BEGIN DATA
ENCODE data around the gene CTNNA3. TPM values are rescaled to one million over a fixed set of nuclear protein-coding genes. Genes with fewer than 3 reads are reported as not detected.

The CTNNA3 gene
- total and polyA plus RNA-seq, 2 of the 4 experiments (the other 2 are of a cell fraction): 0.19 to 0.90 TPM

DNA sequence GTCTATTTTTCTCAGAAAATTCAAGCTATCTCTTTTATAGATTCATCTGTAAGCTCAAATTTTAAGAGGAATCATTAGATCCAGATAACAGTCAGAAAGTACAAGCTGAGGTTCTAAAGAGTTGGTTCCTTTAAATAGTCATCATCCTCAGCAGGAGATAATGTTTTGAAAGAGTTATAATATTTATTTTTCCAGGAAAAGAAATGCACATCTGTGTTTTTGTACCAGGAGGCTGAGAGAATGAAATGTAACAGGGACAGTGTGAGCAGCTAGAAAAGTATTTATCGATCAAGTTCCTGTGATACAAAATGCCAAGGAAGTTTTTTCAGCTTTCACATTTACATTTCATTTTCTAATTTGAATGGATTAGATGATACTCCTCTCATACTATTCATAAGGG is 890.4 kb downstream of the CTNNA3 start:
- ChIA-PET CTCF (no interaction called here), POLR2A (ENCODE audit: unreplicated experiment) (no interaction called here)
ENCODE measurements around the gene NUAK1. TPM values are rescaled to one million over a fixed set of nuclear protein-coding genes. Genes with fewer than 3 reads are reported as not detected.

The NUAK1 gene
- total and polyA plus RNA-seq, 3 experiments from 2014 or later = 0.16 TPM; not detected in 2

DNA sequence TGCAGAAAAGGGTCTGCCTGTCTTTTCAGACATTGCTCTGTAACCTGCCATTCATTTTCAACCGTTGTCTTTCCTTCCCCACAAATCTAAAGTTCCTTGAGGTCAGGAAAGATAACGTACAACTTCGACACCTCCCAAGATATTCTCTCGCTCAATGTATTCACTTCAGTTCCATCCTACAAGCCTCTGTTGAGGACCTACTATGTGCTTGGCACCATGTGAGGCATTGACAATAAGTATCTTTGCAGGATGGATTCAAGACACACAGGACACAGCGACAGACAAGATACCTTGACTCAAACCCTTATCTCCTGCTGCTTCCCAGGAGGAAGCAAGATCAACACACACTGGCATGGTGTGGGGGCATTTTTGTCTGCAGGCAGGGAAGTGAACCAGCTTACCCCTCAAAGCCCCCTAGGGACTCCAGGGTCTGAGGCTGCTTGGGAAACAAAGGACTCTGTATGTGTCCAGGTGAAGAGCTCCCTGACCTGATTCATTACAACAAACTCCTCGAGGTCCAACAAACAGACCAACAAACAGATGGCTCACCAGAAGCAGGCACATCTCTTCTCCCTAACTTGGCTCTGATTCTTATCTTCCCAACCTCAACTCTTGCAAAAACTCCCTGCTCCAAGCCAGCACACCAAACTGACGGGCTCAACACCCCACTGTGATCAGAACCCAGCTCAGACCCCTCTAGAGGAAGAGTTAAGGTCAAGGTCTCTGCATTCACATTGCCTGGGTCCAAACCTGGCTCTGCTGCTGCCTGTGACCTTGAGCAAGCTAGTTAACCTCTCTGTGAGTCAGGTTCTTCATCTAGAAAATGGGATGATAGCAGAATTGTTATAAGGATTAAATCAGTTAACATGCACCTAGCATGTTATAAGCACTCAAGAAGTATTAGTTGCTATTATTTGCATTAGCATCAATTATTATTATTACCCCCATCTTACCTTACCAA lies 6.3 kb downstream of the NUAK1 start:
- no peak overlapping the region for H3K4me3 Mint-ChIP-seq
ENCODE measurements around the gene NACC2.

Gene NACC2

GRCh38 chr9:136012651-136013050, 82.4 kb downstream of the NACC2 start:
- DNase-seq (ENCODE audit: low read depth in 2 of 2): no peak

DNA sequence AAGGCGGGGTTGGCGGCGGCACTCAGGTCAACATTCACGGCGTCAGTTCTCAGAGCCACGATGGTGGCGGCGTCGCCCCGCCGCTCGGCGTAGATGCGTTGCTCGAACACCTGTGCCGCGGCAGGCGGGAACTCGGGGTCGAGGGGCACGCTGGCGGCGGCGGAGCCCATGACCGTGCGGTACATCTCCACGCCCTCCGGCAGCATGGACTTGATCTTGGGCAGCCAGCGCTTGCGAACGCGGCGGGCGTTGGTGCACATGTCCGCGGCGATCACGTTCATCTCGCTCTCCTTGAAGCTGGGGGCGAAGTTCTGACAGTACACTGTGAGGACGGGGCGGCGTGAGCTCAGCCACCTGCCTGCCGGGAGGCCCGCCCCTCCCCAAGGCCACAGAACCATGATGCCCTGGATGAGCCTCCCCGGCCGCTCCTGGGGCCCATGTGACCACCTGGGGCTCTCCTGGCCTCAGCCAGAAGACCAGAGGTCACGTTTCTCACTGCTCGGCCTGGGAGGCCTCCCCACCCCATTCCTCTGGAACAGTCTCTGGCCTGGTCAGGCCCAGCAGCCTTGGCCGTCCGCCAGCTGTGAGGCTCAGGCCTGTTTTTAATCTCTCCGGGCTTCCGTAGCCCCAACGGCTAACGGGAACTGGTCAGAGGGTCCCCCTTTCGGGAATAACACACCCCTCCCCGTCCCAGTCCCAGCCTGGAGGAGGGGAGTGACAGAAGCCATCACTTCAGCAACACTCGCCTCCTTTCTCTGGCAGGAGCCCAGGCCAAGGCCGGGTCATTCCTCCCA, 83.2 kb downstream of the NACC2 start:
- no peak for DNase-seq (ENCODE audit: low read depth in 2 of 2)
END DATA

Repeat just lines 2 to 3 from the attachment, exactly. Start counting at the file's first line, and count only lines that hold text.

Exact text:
The CTNNA3 gene
- total and polyA plus RNA-seq, 2 of the 4 experiments (the other 2 are of a cell fraction): 0.19 to 0.90 TPM